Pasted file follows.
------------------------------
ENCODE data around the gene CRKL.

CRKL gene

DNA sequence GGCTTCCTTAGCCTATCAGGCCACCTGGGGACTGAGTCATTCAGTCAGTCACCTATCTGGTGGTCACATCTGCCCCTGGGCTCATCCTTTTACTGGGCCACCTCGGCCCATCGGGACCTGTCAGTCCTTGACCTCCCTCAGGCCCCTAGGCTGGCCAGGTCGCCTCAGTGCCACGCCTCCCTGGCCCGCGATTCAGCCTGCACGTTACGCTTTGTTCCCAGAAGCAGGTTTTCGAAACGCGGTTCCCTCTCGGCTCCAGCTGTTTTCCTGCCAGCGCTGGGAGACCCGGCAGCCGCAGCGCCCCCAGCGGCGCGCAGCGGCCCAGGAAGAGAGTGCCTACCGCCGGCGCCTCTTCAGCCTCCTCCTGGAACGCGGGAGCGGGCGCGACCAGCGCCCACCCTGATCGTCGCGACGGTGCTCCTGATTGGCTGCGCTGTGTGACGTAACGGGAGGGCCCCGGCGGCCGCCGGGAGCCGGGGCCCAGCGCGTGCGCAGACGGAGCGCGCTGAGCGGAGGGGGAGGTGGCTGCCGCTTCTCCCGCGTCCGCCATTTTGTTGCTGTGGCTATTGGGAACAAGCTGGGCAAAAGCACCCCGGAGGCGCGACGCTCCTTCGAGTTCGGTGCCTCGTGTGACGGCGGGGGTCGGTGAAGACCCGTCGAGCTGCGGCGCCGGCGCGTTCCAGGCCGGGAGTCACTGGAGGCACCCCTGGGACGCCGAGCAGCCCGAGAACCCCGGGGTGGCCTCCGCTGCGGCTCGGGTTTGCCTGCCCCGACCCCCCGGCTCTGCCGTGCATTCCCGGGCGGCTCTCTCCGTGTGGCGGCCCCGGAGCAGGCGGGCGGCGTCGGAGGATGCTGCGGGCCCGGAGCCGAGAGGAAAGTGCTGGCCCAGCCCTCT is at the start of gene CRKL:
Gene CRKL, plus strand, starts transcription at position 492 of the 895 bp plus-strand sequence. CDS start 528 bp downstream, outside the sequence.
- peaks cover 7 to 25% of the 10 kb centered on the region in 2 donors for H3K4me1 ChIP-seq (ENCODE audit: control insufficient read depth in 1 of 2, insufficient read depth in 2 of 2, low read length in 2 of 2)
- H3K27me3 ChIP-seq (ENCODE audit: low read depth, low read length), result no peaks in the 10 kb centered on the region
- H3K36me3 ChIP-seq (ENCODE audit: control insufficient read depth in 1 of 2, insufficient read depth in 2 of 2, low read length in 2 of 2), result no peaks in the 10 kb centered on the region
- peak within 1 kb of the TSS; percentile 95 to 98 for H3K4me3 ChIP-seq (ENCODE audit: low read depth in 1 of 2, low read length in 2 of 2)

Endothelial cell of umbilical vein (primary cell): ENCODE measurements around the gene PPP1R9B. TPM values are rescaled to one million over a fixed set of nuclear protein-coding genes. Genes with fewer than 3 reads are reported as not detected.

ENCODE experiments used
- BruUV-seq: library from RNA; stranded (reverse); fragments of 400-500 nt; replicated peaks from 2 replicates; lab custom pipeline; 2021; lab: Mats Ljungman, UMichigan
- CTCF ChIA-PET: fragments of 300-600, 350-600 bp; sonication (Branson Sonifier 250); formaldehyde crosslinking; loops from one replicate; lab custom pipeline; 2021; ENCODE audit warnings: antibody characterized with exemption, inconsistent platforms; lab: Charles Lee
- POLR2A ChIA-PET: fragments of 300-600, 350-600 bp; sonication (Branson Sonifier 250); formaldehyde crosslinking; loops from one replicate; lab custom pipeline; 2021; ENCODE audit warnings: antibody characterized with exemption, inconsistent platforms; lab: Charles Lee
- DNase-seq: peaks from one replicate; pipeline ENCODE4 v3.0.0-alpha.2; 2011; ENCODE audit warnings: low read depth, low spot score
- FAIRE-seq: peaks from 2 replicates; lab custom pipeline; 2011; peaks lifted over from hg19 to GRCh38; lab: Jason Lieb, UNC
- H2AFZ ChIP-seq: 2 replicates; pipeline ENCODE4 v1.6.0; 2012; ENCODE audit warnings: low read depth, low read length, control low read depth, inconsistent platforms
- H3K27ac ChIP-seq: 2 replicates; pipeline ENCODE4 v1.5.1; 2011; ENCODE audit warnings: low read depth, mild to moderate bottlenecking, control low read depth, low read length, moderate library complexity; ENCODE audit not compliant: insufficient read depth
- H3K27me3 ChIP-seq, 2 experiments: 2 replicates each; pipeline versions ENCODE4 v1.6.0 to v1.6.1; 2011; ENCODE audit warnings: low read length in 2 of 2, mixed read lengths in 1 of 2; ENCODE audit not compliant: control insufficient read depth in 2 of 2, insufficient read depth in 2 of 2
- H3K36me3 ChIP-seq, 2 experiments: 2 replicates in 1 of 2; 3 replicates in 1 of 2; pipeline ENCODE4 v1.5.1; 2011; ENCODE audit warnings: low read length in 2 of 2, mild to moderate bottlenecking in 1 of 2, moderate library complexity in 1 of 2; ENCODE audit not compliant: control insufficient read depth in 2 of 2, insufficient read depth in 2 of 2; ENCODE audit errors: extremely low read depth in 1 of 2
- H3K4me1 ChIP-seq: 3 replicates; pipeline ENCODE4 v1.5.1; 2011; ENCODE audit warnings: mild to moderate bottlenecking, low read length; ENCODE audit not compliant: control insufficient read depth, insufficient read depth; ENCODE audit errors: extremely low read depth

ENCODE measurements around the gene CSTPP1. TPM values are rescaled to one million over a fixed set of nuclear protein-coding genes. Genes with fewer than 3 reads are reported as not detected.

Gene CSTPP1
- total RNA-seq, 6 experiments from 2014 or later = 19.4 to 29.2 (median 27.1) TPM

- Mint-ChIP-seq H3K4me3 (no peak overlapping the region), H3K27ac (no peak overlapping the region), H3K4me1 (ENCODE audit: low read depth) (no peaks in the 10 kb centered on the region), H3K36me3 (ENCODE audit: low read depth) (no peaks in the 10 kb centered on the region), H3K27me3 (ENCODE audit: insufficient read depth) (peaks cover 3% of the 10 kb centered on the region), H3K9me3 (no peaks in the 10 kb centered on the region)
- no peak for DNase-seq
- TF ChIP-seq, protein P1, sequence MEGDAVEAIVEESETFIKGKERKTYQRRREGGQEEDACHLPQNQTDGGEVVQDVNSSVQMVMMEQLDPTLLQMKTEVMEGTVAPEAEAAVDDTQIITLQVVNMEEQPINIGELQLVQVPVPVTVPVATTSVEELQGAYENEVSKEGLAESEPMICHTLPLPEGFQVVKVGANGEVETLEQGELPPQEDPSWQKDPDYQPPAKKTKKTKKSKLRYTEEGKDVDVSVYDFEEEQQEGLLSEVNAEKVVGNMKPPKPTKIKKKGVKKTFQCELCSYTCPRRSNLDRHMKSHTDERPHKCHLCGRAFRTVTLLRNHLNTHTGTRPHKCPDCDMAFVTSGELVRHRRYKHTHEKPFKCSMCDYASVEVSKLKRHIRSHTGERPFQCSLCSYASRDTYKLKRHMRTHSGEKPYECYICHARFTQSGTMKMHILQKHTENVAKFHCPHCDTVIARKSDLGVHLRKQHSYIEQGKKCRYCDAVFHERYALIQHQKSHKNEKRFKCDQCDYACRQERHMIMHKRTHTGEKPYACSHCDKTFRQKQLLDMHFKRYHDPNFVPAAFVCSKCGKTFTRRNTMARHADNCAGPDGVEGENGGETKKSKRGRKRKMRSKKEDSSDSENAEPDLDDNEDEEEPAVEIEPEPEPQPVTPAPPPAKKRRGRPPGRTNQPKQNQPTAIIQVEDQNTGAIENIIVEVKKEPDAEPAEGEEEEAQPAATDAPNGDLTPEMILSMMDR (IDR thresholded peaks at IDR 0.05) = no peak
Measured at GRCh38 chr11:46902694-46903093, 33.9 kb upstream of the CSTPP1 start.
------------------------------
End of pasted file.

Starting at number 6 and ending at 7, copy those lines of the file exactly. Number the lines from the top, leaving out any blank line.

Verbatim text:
- H3K27me3 ChIP-seq (ENCODE audit: low read depth, low read length), result no peaks in the 10 kb centered on the region
- H3K36me3 ChIP-seq (ENCODE audit: control insufficient read depth in 1 of 2, insufficient read depth in 2 of 2, low read length in 2 of 2), result no peaks in the 10 kb centered on the region